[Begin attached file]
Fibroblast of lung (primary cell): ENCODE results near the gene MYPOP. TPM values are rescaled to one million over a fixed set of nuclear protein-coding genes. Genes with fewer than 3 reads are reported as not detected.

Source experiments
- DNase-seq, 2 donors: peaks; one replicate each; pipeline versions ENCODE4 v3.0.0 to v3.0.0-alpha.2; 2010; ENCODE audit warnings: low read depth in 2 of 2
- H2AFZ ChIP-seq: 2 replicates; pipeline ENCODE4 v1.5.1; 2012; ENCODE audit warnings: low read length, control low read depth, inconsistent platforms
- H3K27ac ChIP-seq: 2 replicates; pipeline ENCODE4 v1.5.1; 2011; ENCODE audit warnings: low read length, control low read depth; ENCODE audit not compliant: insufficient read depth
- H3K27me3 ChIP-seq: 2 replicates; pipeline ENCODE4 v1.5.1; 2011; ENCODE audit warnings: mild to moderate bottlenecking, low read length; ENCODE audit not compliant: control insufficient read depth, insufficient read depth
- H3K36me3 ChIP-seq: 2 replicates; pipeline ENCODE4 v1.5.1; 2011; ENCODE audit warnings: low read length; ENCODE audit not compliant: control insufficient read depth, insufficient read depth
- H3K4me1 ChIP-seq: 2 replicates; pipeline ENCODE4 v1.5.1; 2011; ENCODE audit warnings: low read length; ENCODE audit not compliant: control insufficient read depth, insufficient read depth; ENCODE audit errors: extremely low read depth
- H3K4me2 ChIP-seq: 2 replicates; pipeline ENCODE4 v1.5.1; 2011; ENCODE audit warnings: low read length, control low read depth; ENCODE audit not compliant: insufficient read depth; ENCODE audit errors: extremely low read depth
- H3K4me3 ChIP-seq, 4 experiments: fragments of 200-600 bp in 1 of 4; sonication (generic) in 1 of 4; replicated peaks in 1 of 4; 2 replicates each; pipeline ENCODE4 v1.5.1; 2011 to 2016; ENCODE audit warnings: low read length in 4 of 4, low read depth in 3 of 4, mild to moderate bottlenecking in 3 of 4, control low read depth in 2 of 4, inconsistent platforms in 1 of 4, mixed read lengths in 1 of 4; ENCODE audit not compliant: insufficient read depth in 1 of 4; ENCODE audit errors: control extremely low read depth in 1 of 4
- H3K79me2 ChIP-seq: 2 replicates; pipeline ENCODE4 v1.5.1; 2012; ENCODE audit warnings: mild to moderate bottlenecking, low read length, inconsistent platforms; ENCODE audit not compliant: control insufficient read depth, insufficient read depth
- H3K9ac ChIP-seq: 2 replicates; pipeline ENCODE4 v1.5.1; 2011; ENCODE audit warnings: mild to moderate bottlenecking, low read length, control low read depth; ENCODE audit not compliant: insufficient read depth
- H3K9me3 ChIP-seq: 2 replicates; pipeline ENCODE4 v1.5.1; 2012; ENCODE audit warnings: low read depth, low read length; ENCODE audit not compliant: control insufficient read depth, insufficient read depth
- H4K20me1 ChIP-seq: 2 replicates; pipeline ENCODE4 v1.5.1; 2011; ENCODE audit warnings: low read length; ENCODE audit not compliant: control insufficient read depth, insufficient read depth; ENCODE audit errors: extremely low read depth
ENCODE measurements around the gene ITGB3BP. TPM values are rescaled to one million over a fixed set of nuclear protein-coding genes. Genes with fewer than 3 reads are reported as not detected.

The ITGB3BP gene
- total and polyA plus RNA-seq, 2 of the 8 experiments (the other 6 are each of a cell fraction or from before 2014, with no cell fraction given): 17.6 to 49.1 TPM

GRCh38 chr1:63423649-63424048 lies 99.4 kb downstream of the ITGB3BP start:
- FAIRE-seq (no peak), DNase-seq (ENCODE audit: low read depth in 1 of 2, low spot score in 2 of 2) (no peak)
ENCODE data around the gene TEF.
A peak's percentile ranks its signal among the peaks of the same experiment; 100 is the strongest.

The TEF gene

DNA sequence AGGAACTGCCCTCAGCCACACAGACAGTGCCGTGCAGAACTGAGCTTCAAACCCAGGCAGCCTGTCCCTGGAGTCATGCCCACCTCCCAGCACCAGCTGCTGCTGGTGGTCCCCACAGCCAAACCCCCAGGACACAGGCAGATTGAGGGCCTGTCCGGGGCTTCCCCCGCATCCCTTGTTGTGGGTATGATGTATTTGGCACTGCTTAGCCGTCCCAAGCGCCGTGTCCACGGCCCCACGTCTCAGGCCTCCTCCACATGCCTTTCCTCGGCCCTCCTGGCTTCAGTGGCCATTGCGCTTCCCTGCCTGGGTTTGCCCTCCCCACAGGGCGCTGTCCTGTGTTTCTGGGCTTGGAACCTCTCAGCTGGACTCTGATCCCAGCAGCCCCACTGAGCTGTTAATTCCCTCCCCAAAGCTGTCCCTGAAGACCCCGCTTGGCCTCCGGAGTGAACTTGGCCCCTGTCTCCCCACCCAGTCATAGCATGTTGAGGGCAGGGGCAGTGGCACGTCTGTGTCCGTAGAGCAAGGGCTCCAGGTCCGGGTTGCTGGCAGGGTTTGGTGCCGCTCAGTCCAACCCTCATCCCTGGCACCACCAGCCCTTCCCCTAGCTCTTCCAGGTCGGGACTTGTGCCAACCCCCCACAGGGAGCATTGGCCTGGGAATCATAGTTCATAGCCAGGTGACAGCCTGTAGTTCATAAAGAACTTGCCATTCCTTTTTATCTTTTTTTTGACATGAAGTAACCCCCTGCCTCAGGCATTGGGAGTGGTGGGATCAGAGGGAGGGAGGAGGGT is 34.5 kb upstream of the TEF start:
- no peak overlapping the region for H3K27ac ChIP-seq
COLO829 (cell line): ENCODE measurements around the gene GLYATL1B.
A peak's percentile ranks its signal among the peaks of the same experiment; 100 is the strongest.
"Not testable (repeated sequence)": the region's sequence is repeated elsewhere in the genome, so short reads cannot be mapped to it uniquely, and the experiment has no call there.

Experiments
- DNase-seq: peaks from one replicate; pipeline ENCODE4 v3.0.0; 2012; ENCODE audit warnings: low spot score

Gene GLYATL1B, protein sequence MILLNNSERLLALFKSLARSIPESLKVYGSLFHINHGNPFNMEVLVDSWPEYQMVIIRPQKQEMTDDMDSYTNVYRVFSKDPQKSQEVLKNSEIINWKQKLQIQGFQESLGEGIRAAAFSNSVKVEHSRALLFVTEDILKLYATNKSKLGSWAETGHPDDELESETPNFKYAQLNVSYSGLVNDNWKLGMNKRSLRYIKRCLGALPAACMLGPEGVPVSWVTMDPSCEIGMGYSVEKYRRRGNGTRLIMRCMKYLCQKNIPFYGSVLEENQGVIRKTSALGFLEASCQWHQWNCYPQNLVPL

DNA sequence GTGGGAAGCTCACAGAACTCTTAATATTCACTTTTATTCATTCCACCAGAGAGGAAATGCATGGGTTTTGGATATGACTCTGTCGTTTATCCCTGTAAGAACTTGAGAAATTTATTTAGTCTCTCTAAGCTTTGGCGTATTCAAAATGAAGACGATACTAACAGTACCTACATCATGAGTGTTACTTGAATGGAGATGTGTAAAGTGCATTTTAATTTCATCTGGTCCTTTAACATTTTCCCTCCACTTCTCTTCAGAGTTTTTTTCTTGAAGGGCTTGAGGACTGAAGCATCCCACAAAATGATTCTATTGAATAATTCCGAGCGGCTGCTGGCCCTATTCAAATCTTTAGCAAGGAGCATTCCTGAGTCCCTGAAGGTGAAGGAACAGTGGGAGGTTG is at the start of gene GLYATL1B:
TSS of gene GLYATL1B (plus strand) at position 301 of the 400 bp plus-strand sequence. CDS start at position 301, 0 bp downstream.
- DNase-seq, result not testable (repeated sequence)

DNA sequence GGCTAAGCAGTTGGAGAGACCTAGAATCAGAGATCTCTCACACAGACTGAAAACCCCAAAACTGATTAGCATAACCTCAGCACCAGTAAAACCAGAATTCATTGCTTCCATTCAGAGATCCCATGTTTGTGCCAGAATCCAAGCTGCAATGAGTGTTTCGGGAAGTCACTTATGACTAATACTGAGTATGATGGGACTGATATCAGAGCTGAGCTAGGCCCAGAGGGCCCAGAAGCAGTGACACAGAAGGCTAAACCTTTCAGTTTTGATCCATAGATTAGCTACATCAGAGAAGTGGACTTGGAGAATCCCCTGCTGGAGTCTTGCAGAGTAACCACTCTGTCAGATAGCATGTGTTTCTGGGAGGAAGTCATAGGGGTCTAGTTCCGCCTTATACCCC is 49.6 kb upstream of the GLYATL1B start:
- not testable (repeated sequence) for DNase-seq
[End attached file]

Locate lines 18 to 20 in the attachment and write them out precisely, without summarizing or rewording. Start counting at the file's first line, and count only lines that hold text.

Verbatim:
GRCh38 chr1:63423649-63424048 lies 99.4 kb downstream of the ITGB3BP start:
- FAIRE-seq (no peak), DNase-seq (ENCODE audit: low read depth in 1 of 2, low spot score in 2 of 2) (no peak)
ENCODE data around the gene TEF.